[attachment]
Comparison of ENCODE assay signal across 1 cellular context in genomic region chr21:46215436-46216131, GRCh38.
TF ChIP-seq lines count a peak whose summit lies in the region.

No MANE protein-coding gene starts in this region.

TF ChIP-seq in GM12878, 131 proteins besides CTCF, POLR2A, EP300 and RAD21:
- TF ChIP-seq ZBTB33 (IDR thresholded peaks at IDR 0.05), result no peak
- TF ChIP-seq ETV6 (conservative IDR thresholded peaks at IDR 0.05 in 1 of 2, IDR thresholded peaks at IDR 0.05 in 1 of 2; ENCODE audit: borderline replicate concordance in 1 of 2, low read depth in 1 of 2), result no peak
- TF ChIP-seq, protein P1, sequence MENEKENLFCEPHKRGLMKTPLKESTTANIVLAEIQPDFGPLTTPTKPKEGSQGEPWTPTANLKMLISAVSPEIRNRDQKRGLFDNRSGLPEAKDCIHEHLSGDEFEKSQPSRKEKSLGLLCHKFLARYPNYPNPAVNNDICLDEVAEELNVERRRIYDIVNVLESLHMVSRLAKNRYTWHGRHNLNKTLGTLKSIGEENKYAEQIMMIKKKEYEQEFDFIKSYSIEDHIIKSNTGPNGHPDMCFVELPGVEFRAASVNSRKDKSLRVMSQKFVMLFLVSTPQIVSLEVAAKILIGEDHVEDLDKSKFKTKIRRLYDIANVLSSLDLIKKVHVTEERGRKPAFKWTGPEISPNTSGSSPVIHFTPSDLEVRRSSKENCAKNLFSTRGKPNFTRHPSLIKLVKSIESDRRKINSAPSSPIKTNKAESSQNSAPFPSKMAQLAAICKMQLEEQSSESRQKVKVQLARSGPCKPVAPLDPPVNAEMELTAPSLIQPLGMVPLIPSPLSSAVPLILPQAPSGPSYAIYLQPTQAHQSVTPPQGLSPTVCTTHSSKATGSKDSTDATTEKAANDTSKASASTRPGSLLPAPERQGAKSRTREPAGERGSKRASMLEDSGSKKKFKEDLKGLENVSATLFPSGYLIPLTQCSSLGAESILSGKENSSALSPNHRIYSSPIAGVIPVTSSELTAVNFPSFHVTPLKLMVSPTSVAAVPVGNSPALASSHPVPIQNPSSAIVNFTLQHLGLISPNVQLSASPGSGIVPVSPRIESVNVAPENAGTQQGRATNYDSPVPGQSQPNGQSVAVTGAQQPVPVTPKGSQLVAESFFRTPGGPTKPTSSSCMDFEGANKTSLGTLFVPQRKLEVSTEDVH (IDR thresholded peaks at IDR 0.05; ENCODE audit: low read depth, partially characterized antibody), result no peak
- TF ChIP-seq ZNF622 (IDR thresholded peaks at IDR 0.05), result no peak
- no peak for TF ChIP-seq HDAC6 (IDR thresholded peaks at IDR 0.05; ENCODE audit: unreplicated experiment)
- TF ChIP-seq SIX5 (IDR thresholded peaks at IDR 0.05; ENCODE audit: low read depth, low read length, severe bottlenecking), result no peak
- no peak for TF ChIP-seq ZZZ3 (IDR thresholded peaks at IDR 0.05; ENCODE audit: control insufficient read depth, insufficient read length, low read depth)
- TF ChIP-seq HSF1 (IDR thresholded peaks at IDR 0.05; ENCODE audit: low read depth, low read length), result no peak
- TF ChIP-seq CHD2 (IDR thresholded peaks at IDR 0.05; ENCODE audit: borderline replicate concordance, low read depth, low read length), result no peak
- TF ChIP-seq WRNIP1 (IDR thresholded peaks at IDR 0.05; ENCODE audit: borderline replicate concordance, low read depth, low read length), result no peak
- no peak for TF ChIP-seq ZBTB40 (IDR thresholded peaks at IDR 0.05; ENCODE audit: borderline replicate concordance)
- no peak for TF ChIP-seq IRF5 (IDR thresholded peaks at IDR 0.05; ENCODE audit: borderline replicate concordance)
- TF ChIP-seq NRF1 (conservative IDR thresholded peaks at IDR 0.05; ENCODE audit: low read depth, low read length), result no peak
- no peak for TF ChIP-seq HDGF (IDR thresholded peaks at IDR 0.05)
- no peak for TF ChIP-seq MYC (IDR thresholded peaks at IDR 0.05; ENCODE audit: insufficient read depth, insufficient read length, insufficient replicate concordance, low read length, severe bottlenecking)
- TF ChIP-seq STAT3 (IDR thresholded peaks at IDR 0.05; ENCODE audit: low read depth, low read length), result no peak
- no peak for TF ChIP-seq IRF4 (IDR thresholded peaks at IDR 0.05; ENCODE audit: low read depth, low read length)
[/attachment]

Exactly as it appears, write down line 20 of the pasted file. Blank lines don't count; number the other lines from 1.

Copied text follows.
- TF ChIP-seq STAT3 (IDR thresholded peaks at IDR 0.05; ENCODE audit: low read depth, low read length), result no peak